Have you ever thought about stopping whatever MS treatment you’re using?
I have. So has John Corboy.
Corboy’s not an MS patient. Rather, he’s a researcher at the University of Colorado’s medical school. And he’s studying whether older patients, if they haven’t had a relapse for several years, can give up their DMTs. Older means at least 55 and several years means at least five.
Relapses slow as patients age
At the recent MSParis conference, Corboy reported data showing that relapses are more common in younger patients and less frequent as patients grow older. That’s certainly been the case with me. I’m 69, and though my disability has slowly progressed, I haven’t had a real relapse in, I’d guess, at least 20 years.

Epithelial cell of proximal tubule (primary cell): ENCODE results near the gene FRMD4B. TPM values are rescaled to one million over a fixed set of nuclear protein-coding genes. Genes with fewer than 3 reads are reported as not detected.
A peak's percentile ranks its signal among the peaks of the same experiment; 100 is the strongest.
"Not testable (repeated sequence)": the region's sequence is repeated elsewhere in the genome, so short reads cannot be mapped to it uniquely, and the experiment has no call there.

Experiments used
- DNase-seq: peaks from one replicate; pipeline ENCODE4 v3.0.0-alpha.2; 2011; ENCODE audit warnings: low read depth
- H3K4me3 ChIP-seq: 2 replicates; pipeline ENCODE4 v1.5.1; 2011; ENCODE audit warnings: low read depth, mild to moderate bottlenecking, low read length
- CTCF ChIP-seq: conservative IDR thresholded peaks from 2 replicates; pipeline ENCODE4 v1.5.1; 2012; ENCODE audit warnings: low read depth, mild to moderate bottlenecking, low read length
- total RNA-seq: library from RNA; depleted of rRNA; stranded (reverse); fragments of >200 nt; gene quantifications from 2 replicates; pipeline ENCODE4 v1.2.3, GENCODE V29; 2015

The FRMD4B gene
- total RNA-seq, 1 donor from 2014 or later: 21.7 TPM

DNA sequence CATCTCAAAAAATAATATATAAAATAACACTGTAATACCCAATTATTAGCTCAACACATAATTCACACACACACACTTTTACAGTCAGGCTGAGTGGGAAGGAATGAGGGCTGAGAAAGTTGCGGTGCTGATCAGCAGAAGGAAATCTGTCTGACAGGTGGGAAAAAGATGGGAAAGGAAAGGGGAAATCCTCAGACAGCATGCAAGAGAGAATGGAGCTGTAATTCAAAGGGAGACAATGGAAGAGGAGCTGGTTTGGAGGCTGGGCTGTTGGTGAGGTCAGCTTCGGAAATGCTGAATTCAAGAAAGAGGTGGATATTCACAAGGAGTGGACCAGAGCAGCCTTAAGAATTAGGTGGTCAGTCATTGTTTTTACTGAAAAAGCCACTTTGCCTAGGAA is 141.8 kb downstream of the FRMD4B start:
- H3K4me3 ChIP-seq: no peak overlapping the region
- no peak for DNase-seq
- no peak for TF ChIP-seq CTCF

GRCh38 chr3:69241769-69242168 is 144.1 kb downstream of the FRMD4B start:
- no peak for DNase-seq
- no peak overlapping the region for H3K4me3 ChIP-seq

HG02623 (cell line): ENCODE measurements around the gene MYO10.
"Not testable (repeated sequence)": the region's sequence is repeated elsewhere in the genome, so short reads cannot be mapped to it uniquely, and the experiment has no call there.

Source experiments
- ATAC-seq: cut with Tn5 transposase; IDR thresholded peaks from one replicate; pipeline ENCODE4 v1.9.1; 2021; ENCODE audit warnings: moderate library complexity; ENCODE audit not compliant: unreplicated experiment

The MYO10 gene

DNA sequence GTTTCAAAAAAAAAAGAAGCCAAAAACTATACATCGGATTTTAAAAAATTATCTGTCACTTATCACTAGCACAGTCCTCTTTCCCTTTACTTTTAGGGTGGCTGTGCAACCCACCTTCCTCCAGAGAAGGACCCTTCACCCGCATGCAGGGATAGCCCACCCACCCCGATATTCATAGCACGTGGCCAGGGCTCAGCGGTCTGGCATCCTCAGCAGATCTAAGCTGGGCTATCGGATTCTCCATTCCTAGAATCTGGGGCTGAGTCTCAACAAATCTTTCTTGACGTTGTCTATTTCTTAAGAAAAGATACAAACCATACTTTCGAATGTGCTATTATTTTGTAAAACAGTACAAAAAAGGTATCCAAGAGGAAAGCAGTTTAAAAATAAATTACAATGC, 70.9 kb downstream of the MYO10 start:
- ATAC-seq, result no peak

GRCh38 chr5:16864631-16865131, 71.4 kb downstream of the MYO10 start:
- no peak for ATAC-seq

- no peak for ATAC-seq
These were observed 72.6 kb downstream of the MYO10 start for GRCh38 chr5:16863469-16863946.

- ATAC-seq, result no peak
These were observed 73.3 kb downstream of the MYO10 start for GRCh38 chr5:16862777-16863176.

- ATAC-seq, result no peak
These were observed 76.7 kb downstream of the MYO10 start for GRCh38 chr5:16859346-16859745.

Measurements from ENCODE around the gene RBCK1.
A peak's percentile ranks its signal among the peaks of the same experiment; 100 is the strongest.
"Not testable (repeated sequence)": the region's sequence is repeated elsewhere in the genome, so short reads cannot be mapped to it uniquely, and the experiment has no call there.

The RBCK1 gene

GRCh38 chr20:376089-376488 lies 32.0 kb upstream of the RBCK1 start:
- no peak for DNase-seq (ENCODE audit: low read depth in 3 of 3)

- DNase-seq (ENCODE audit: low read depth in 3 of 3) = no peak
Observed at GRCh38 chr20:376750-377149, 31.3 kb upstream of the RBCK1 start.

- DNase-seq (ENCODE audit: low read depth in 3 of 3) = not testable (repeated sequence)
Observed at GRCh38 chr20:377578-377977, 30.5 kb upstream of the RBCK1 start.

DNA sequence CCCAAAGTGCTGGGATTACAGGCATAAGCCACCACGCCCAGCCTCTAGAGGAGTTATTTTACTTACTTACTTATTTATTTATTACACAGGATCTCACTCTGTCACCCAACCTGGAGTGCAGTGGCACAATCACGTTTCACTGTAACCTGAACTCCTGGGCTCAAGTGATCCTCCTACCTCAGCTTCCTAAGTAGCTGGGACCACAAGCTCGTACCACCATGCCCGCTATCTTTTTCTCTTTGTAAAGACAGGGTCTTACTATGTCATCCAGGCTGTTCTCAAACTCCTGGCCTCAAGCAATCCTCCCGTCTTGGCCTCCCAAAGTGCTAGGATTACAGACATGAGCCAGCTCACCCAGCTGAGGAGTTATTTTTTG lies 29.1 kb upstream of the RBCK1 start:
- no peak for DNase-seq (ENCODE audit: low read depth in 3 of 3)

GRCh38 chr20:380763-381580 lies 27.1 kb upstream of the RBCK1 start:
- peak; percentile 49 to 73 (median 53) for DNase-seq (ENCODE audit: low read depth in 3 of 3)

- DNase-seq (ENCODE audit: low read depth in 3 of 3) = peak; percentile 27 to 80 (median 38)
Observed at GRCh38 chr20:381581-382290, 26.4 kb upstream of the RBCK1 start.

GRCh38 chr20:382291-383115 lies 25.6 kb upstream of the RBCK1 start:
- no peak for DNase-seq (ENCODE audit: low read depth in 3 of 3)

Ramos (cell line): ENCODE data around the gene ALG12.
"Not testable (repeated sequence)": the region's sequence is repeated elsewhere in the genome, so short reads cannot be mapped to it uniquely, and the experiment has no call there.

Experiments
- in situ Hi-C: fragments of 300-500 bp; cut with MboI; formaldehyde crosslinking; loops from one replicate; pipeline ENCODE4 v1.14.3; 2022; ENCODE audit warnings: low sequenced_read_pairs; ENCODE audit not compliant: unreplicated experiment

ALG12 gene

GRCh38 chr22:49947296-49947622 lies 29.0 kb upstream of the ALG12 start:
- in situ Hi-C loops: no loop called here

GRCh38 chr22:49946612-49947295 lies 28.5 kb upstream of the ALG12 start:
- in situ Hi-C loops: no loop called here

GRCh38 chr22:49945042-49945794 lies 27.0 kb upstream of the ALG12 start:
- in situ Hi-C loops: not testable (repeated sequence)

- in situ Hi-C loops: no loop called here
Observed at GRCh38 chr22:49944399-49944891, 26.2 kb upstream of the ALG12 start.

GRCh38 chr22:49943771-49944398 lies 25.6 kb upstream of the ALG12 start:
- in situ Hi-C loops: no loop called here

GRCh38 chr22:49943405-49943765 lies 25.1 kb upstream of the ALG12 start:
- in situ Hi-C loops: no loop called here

Corboy’s data are supported by autopsies of MS patients’ brains, showing that inflammatory lesions are most prevalent in young patients, while people older than 50 frequently lack signs of inflammation. Again, that’s the case with me. My brain MRIs haven’t shown any new, active, or growing lesions in many years. Yet, I’ve been using a series of DMTs — shots, pills, or infusions — every day of my life since my first Avonex shot way back in 1996.
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